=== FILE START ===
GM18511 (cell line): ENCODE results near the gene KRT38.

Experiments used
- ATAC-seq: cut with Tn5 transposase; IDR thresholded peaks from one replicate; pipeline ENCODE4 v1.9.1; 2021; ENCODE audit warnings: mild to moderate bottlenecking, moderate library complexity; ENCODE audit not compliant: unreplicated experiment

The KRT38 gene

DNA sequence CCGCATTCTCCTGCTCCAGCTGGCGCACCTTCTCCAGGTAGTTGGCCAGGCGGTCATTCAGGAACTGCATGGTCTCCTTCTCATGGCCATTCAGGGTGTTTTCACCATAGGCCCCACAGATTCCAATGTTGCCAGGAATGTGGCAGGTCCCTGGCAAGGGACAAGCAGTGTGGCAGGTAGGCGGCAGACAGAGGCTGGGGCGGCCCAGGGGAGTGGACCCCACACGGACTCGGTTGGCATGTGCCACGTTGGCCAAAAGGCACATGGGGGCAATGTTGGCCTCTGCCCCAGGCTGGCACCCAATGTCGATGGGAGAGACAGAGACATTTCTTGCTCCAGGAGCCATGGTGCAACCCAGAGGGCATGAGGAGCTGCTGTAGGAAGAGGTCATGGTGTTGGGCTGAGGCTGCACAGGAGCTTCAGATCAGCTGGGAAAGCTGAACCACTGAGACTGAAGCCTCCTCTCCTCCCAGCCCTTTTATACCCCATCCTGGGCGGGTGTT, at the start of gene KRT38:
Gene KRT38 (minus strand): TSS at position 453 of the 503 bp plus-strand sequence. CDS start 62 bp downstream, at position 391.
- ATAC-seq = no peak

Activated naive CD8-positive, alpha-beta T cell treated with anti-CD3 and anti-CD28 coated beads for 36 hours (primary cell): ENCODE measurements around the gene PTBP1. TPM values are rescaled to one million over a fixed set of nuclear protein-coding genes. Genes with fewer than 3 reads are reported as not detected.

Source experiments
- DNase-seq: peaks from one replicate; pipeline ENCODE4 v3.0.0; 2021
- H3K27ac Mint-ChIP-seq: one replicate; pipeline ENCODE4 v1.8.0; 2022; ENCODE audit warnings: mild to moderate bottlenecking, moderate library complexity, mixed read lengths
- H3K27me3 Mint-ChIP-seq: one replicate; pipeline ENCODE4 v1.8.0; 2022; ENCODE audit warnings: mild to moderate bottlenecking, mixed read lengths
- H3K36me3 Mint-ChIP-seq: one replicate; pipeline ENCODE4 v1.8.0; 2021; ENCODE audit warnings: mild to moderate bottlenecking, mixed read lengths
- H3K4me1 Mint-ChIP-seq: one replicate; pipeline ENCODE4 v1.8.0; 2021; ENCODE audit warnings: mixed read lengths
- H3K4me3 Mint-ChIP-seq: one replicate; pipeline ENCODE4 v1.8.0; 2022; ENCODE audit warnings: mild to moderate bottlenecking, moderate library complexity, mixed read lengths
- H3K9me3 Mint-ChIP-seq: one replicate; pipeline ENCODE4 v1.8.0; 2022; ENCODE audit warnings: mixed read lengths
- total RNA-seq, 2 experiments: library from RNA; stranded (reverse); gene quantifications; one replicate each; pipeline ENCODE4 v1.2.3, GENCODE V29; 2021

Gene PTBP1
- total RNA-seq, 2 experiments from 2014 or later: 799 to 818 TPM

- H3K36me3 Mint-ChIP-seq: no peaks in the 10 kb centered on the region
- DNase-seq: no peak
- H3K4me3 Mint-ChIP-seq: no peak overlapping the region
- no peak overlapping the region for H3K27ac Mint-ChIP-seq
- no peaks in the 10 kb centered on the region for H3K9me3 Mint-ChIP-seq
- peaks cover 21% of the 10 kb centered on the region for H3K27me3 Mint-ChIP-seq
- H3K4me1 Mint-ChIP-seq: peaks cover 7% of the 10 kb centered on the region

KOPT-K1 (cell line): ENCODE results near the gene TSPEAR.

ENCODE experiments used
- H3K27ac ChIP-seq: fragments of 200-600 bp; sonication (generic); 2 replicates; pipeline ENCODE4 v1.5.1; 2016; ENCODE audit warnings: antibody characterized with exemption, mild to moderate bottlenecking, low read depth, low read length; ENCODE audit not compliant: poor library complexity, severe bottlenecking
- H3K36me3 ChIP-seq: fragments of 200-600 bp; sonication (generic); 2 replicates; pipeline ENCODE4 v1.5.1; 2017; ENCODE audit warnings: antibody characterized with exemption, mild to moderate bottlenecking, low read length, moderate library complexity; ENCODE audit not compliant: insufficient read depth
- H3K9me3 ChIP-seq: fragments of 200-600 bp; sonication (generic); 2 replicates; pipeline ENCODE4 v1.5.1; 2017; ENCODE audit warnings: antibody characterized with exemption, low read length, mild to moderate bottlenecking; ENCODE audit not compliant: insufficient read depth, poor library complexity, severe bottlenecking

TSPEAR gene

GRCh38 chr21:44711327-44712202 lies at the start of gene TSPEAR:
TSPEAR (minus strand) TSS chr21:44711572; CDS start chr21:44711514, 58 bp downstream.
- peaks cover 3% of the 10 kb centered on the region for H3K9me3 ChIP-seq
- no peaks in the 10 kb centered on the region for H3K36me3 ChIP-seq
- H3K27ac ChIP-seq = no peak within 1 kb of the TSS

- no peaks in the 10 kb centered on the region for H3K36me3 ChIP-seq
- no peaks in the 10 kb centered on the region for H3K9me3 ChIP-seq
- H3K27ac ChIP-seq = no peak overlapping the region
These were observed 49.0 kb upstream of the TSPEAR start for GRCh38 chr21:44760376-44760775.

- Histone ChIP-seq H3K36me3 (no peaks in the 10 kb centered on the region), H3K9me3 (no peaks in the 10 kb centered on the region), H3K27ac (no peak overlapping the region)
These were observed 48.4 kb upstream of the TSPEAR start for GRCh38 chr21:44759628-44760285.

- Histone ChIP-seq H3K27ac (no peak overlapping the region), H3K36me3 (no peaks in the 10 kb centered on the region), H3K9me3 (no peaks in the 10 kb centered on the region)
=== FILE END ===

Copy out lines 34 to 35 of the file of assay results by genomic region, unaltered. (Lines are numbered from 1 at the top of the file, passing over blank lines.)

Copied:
TSPEAR (minus strand) TSS chr21:44711572; CDS start chr21:44711514, 58 bp downstream.
- peaks cover 3% of the 10 kb centered on the region for H3K9me3 ChIP-seq